So here he comes, big and burly yet tired from the kitchen – his crisp chef whites still as starched and elegant as the impeccably ironed linen on the Art Deco dining room tables. 

It’s just before 5 p.m., and Demarcus Kelly’s taking a break after six hours of work, a brief respite before the first diners come and he’s back on the job for six hours more. He’s already helped prepare fried chicken with waffles and buttermilk biscuits with gravy for breakfast; spent some time on the computers doing administration and planning; then roasted some pork belly to be served with chipotle peach relish at dinner; and braised a rack of Wagyu short ribs. Those will be served not at today’s, but at tomorrow’s dinner (they go on top of pappardelle pasta with mushrooms, pepper, madeira wine and horseradish gremolata) because they take 12 hours to braise. 

“We cook them at 250°, low and slow,” he says.

It’s a long day’s work for an executive chef, but, says Kelly, “that’s my managing style. Being in the fire with my line cooks is the biggest way I can help, to be there when they need it.”

It should be clear by now that Kelly’s menu pays homage to Southern cooking. 

Though Kelly grew up right here in Tulsa, his dad comes from Franklinton, a small town in Louisiana right at that southeast corner where Louisiana digs into Mississippi. He has fond childhood memories of those lazy endless summers, stirring gumbo in the kitchen. 

“I stirred the roux for at least an hour, and as a child it felt like forever,” he says. He knew by the age of 13 that he would be a chef. 

But if you think his cooking today is all about recreating childhood tastes and memories, that’s not the story. Kelly’s dad was a fine dining chef at the Doubletree, and with his encouragement, Kelly went to Platt for Culinary Arts. For the ten years following his graduation, Kelly worked at Tulsa Country Club. He started out cooking poolside snacks, then slowly moved up to line cook, then banquet chef, and finally executive sous chef. That’s where he fell in love with Southern style.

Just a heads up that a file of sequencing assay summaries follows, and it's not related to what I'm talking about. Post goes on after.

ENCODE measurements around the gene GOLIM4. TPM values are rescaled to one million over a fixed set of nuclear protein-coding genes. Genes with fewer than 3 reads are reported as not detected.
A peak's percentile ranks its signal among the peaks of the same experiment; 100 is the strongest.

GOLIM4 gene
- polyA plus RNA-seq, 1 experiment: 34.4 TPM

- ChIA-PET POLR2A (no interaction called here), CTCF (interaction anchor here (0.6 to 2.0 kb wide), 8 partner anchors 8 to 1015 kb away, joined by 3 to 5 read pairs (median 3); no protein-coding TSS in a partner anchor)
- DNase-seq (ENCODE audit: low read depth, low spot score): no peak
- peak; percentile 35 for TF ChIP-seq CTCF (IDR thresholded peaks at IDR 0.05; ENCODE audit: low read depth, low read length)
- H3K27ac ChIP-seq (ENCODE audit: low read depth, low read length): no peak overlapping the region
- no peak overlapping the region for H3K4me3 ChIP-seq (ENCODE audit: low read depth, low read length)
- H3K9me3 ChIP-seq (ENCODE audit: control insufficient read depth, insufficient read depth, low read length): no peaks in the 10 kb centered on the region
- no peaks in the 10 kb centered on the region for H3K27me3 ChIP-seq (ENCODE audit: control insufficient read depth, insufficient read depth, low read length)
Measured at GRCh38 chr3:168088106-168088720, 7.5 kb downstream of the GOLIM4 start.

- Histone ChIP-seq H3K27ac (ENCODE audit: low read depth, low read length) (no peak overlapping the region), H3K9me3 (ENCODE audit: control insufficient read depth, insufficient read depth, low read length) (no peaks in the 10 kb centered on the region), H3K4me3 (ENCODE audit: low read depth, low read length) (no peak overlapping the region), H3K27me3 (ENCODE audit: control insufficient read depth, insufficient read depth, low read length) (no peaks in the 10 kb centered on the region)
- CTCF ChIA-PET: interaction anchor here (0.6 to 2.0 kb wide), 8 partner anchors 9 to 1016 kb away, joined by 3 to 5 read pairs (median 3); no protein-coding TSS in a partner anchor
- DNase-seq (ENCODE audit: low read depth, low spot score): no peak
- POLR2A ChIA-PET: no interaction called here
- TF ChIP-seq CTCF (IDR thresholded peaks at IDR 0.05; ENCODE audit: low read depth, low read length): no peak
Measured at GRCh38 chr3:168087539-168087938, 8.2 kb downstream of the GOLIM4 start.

He learned Southern cooking at the club from Alex Pierce, currently executive chef at Southern Hills, who grew up in North Carolina. 

“Demarcus is the epitome of a life long student of his craft,” Pierce tells me. “He is always looking to refine his skills, flavors and techniques. His even-keel demeanor and quest for knowledge has led him to be the great chef he is today.”

Kelly explains: “I’d call my style ‘Southern-influenced modern American.’ American means being able to draw from all cuisines and mold it into one, and I do that, but my primary influence is Southern. I throw in French technique, too.” 

In his spare time, Kelly is planning menus, as his dishes change with the season. He started on Valentine’s Day in early December. He writes down ideas (fig-cambozola tart), plays with them (figs won’t be in season, try apricot?), experiments (will cambozola be too assertive for apricot?), tastes, refines. He keeps every recipe he’s ever invented in a computer file … a big one; he has almost a thousand recipes. 

He always wanted to be an executive chef and now he is. So, is he satisfied? 

“It’s a dream I had since I was very young,” he says. “But you must, as a chef, get a little better every day. We’re pushing the envelope here, getting to where food should be, and it feels good.” 

And then he walks toward the kitchen, where parsley and chives – which need to be chopped to make fines herbs – await him.


  • 1 lb. Andouille sausage, diced
  • ½ lb. Okra, sliced
  • 1 cup Tomato concassed, diced
  • 1 tbsp. Garlic, finely chopped
  • 1 cup Vegetable oil
  • 1 cup AP flour
  • 1 cup Onion, diced
  • 1 cup Celery, diced
  • 1 cup Green bell pepper, diced
  • 1 each Bay leaves
  • ½ cup Blackening seasoning
  • 1 tbsp. Kosher salt
  • 5 cups Chicken stock
  • 1 lb. Chicken breast, 1/2” diced
  • 1 lb. Shrimp, thawed and drained
  •  ½ lb. Crabmeat

Brown Andouille in a sauté pan until crispy. Drain and reserve fat and meat separately.

In a separate pan, sweat the okra until tender in reserved Andouille fat. Add tomatoes, garlic and file powder and sweat another minute. Set aside for later.

In a heavy bottom soup pot, bring the vegetable oil to the smoking point and add flour, stirring constantly to get a deep brown roux.  

Once the proper browning has occurred, add the onions, celery, peppers and bay leaves to stop the browning. Stir to combine, reduce heat, cover pot and sweat for 10 minutes.  

Add blackening seasoning and Kosher salt and sweat a few minutes. 

Add chicken stock and the okra-tomato mixture and simmer.

Add the chicken and simmer.

Add the shrimp and crab and turn off the heat.

Serve with steamed rice. 

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